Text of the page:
0:26 Horseman 985 View Camera, my only film camera used between 1998 – 2011            0:35 Family album, Marty childhood through high school portraits
0:54 The Great Beach, Point Reyes
1:01 Tomales Bay scenes
1:07 Point Reyes Lighthouse
1:22 Album – Point Reyes friends, 1970s
1:30 Marty & Jean family photos
1:38 Wetlands Barn near Knapp family home
1:45 Drakes Beach
2:00 Various Marty Knapp black & white landscape photographs
2:59 Chimney Rock
3:05 Sea Lions

15 comments on “Marty Knapp – a film by Logan Kelsey

  1. Inspiring! And the connection between the two of you through the house and your art are a wonderful synergy. Thanks to you and Logan for creating this piece. I’ve been researching the best way to use video to tell the story of a woman from a wine-making family in Lodi as she is gaining in age and her beautiful stories will soon be lost if not recorded. This is a perfect, succinct and powerful example. I’m left with many great ideas! We’ll stop in the gallery on our next travels out there soon.

  2. This is just exquisite, and a great portrait. He does a wonderful job of capturing not only the environment you work in, and the luminosity of the photos themselves, but also the quiet but powerful courage you bring to your work and life. It’s the next best thing to being in one of your workshops!

    All the best,


    • John, thank you for your positive comment about the film and my photography. Logan is a masterful story teller. His work shows compassion and care for his subject. I’m honored that he chose to do this story about me and my work.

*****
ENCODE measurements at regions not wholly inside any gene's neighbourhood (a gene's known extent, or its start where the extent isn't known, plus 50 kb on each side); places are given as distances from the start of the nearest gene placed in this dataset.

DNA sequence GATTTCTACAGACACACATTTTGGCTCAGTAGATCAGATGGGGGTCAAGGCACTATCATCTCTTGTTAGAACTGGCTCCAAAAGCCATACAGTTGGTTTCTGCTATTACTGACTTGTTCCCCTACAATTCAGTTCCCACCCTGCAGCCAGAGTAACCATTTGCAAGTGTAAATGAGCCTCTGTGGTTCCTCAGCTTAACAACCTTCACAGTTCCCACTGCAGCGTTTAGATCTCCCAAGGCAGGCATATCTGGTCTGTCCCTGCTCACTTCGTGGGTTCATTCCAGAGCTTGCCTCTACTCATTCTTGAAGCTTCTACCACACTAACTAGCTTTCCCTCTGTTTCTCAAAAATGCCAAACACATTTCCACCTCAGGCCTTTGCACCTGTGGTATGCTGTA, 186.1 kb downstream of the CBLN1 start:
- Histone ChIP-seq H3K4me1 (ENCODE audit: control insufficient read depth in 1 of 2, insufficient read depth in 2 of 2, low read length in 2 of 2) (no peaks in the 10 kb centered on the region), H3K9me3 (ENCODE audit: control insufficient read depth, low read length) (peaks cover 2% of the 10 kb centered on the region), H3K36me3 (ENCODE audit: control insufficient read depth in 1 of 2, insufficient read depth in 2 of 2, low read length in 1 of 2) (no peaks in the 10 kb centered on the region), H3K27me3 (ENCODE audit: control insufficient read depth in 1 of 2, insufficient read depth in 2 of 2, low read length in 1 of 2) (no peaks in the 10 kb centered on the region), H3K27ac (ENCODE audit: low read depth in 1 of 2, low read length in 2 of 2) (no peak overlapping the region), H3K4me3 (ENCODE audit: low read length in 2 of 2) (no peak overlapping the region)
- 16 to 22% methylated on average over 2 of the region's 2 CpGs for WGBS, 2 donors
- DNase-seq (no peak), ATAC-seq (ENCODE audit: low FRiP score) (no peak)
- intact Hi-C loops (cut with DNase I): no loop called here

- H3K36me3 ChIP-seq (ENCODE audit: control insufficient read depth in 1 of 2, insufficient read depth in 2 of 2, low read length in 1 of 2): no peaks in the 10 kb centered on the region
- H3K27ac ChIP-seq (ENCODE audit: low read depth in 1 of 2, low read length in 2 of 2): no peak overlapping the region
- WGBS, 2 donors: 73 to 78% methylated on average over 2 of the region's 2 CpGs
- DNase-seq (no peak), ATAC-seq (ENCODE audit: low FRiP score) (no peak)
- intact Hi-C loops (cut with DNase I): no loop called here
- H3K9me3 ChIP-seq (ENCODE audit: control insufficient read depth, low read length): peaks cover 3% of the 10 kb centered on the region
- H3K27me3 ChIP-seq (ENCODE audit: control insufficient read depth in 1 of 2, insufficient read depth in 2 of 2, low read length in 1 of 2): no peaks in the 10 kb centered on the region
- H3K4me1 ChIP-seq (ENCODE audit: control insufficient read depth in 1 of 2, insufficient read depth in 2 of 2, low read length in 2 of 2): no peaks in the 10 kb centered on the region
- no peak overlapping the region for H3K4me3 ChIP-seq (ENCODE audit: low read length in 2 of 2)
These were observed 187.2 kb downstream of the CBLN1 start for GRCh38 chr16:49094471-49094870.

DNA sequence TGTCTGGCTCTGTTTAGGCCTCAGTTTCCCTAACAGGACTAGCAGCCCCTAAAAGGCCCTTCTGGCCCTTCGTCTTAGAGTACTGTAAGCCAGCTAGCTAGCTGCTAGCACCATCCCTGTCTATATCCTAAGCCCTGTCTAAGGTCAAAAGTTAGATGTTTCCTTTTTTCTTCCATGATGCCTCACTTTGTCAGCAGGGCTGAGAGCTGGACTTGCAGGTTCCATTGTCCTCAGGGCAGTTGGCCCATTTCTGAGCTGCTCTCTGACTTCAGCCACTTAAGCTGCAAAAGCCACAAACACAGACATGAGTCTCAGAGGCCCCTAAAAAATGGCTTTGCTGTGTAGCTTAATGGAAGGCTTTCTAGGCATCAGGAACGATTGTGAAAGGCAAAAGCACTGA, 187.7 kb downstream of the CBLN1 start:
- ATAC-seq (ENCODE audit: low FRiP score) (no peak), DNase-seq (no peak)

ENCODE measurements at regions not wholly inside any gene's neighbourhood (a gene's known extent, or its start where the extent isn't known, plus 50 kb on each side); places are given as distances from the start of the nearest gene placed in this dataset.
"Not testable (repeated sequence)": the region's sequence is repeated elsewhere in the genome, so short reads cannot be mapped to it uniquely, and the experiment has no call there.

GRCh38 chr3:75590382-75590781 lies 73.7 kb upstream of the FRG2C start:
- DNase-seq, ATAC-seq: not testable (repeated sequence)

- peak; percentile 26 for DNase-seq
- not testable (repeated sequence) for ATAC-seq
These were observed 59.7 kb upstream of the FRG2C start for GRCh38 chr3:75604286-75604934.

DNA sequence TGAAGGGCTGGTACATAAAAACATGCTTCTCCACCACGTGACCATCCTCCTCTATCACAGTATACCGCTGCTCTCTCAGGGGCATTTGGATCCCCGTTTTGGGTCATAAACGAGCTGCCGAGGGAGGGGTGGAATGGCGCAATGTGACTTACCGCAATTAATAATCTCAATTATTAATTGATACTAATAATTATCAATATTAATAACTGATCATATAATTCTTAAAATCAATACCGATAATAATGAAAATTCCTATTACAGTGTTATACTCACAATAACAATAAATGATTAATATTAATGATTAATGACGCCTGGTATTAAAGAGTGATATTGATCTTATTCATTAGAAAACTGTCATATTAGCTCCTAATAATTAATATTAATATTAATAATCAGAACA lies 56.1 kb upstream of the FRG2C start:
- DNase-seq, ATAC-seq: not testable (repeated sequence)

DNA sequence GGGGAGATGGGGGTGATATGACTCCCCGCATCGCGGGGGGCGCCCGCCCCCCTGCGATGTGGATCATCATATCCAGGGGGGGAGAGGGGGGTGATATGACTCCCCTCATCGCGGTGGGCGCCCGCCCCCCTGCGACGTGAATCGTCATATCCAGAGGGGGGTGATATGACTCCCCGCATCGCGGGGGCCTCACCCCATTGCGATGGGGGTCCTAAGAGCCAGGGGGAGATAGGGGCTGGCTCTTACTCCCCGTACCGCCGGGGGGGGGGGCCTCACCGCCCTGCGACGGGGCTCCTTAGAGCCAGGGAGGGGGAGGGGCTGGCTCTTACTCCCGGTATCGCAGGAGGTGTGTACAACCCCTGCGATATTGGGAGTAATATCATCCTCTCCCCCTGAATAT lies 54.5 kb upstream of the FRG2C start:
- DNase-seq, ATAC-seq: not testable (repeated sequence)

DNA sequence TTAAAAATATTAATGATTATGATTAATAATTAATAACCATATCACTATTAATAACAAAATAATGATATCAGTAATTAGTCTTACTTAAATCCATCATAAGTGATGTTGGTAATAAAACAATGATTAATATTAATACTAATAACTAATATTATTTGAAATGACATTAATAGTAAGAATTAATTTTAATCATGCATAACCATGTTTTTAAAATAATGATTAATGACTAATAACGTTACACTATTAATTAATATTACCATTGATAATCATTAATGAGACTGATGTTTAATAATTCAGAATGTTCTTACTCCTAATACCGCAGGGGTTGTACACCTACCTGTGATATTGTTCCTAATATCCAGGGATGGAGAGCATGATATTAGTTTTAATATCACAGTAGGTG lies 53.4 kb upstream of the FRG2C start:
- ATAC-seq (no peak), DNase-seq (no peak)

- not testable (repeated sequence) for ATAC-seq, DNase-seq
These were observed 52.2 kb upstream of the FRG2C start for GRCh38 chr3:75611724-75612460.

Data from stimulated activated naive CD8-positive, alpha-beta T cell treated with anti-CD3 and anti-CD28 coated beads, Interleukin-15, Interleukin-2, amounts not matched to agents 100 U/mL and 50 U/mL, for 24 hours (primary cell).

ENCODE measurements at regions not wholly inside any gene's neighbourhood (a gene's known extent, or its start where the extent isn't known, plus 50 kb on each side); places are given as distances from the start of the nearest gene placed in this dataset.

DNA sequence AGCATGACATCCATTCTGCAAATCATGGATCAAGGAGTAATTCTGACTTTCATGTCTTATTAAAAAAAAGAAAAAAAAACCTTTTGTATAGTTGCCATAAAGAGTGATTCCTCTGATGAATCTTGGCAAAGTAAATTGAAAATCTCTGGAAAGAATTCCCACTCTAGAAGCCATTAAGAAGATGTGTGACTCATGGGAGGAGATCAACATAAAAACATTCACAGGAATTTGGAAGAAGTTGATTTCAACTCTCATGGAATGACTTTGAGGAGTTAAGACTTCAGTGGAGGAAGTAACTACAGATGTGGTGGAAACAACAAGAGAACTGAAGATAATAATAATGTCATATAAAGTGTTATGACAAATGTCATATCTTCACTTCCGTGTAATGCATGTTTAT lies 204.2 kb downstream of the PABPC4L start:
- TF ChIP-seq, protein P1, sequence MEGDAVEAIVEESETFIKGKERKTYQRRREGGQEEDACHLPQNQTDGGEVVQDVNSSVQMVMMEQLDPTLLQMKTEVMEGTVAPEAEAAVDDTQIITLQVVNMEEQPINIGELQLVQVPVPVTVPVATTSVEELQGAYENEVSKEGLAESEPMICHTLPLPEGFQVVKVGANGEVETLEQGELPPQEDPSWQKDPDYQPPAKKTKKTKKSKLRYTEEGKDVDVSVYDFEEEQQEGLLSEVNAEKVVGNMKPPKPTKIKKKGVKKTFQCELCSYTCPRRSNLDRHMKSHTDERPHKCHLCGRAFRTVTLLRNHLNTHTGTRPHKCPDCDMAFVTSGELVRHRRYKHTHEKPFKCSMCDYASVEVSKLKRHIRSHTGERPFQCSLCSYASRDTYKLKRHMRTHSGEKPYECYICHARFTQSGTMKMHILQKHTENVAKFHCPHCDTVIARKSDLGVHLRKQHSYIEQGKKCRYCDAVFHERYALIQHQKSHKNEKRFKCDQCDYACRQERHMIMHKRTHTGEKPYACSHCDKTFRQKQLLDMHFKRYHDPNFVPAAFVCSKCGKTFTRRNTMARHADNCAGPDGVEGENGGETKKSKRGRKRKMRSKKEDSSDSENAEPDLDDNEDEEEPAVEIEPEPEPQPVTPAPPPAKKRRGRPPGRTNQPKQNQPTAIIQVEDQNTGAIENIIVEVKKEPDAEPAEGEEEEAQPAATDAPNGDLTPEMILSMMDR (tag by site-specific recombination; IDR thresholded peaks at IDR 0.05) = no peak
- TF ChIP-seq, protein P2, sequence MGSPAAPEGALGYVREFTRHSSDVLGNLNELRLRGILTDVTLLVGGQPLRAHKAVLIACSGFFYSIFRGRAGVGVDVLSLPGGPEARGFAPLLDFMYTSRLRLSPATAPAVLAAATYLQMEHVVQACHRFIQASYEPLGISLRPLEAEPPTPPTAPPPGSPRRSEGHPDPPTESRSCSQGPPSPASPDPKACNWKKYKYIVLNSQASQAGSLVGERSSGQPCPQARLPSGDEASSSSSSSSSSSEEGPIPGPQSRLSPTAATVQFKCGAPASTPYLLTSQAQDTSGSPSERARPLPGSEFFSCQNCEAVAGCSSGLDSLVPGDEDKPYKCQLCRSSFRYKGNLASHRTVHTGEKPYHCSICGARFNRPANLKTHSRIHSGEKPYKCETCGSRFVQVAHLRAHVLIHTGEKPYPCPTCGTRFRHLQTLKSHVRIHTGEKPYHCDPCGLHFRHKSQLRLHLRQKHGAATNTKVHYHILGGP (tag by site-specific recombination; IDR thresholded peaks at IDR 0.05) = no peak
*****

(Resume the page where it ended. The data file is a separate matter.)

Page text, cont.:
3. Beautifully done film, Marty. I really enjoyed it, and I shared with others via Twitter just now!


    “moon” class alum 🙂

  4. WOW, MartyMan – an exceptional work of art, blending your splendid photography, your personal gifts and the landscape with Logan’s perceptive eye, affectionate point of view and breathtaking execution in a very moving piece. I was enthralled by it – your wonderful narration, the easy pacing and perfect choice of scoring. Three artists a-thrum together. Magic!

    You are on fire these days and we love warming our souls in your toasty glow!

    Cheers and congratulations to all, and hugs to Jean!


    • Matt-
      Thank you! I hope that Logan will check in here to see your comment. Much appreciated. It was very exciting to work with him on this film and I’m totally stoked that it came out so beautifully!

  5. Marty – I just saw Logan’s film and it was beyond fantastic. It was very well done and even better that you narrated it yourself. Having taken your workshops, visited your gallery and come to know you as a person. I feel the film does a wonderful job providing a representation of you as a patient, thoughtful, and skilled photographer and a fine human being, as well. My interest in B&W photography was spawned by you several years ago on a weekend workshop. I now shoot always with an eye to the the tones and contrasts of the black and white image. Thanks very much for opening my eyes to this world. Best to you and Jean, Terry.

    • Terry, thank you for such a nice compliment. (I’m blushing!) I hope that Logan also sees your comment, as his film demonstrates his commitment to excellence and his incredible talent and creative spirit.

    • Scott, Thanks for looking at the film. I’m glad you like it and appreciate the serendipity of time and space… how things curl around to meet again.